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Drew Eckmann has made his living room into a concert venue.
The retired magazine editor who lives on a tree-lined street in residential Ringwood, New Jersey decided to turn his lofty living room, which overlooks a lake, into a concert venue about 14 years ago.
"I started doing this so people who lived up here wouldn’t have to drive into New York to listen to music or to hear music," he said.
He is not alone. Though most people’s conception of the New Jersey suburbs doesn’t include an underground music scene on par with the East Village in the 1970s, a growing number of New York City transplants who now call New Jersey home are re-creating their night lives in informal, interesting ways.
Over the years, Eckmann has booked artists like Justin Townes Earle, NRBQ and Graham Parker. He had his 100th show last year. In December, the Brooklyn folk rock singer songwriter Joseph Arthur played there. Haskell, New Jersey resident Peter Franklin was really glad he didn't miss the show.
"After the first song, we’re like in awe," said Peter Franklin, a resident of Haskell, N.J., who attended the show. "This guy is in Ringwood, New Jersey, singing to a small group of maybe 100 people. Like, where else would we wanna be? Nowhere else."
Nicky "L." Latzoni, a 57-year-old Rockland County resident, said he used to photograph bands at Max’s Kansas City and CBGBs in Downtown Manhattan in the '70s.
"And this is like the old days because you could only squeeze 75 or 100 people into the club anyway," he mused on Eckmann's wrap-around porch. "So this is just a flashback for me how it used to be and it’s really cool. I enjoy that."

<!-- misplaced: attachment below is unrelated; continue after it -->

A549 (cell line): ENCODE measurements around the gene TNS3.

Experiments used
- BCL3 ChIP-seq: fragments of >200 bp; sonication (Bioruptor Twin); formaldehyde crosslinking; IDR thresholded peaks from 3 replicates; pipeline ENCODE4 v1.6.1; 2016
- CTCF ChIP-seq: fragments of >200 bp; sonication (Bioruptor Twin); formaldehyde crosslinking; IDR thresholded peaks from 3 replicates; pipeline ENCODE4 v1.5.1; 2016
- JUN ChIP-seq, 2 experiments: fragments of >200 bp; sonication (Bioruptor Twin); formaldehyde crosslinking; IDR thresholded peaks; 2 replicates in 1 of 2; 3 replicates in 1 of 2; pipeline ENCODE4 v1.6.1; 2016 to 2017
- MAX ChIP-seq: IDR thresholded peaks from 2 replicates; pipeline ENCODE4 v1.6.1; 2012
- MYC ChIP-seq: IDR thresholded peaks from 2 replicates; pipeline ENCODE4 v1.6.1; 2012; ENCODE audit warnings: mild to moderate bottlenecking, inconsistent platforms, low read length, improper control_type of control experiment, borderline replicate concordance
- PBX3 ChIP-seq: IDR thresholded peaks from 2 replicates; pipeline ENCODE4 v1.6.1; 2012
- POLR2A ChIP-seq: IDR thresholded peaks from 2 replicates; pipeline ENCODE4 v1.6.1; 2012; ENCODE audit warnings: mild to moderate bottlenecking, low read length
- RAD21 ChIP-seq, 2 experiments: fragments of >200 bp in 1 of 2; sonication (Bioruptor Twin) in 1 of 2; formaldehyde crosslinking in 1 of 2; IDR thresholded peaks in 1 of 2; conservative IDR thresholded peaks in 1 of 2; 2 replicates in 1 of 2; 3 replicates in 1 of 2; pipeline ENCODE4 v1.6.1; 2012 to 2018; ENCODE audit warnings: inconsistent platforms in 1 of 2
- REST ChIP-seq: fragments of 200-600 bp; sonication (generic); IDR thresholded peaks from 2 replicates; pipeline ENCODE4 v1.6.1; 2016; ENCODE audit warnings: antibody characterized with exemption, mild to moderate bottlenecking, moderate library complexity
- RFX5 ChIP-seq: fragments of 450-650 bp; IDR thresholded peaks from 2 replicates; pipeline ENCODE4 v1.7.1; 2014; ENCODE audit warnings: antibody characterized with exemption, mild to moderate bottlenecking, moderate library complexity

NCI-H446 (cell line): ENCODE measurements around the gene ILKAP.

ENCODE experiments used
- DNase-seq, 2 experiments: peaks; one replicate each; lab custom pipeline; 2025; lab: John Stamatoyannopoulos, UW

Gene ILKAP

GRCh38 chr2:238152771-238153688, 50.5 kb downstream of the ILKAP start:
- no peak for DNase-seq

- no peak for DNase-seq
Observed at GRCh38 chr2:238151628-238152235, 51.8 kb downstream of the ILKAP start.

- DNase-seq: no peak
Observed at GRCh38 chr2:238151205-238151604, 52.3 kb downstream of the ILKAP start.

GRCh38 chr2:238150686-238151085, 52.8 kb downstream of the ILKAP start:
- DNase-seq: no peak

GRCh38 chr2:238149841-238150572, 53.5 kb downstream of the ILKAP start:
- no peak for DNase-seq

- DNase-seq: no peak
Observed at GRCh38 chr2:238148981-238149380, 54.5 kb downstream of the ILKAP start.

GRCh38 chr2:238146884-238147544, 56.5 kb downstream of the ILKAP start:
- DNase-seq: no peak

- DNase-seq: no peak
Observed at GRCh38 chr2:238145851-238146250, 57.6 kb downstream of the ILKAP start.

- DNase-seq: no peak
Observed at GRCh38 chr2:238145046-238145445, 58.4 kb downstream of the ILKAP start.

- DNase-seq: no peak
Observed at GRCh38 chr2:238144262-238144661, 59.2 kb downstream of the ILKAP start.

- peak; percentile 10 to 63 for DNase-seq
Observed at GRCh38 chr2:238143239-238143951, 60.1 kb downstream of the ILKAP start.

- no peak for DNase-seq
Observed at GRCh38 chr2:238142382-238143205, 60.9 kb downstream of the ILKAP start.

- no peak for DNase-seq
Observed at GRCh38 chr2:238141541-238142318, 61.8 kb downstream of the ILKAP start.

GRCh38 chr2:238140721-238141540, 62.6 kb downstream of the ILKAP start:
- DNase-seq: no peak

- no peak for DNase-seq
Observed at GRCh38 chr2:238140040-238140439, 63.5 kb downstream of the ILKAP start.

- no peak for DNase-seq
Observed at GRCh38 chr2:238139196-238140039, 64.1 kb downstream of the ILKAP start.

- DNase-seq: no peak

Photo: Drew Eckmann's living room. By Arnie Casamenti.
House concerts at Live@Drew's, as Eckmann has dubbed his venue, cost $20. The price of a ticket includes food, and he says all the proceeds go to the performing act.
Eckmann is bringing musicians into the state to play. But other state residents, like David Gomberg, are trying to build a local music scene in New Jersey.
The 44-year-old Maplewood psychologist lived in the West Village in the ‘90s and played guitar, mandolin and bass in blues and folk rock bands. A part of him misses the days before he and his wife moved to Jersey to raise a family.
"It’s certainly a different scene now," he said in his office, which sits on Maplewood Avenue. "But I feel even now, here, I’ve created a much stronger musical community than I had then."
Three years ago, Gomberg and other Maplewood musicians formed a collective called Rock the House. The group organizes concerts for local bands to play in community centers and bars around town.
Gomberg says he’s also discovered three talented groups of musicians to play with -- MoodRing (pictured below; Gomberg is on the left), Big in China and a Led Zeppelin cover band.
Photo: Maplewood psychologist David Gomberg plays guitar (L) in the New Jersey band MoodRing. here a performance at Maplewoodstock in 2009.
The rock band Juicebox has played at Rock the House shows. The group’s frontwoman is graphic designer Leslie Goldman, who has a practice space in the basement of her South Orange, New Jersey, home. She moved there from a fifth-floor walk-up in Manhattan.
"I had a gigantic bass rig," she said. "So I would drag it up and down five flights of stairs and throw it in a cab. So this is kind of easier. Just one flight and the basement ... Throw it in the car. It’s easier."
Goldman, who looks like a rock star with her jet black and bleached blonde hair, says there are some disadvantages to living in Jersey.
"Venues are hard to come by," she said. "So as a band I know what it’s like, and I knew that we needed another venue. So we just decided to make our own."
Goldman and her husband started host music shows in their backyard during the summer. Juicebox has played there, along with other indie rock artists like Jill Sobule, who draws a big crowd from the neighborhood.
Photo: Leslie Goldman (L) with Jill Sobule (R) after the two performed in Goldman's backyard. Courtesy of Leslie Goldman
"You have either, 'Hop on the train,' or 'Go to Madison Square Garden,' or 'Walk around the block and sit in your neighbor’s backyard,'" Goldman said. "And Madison Square Garden is cool, but it’s just so big. And the backyard around the corner is so intimate that it’s really a beautiful thing ... It’s probably like a little Jones Beach without the beach."
Goldman says the only drawback is that people have to bring their own booze. But with most bars charging more than $5 for a pint of beer, it may just turn out to be an advantage.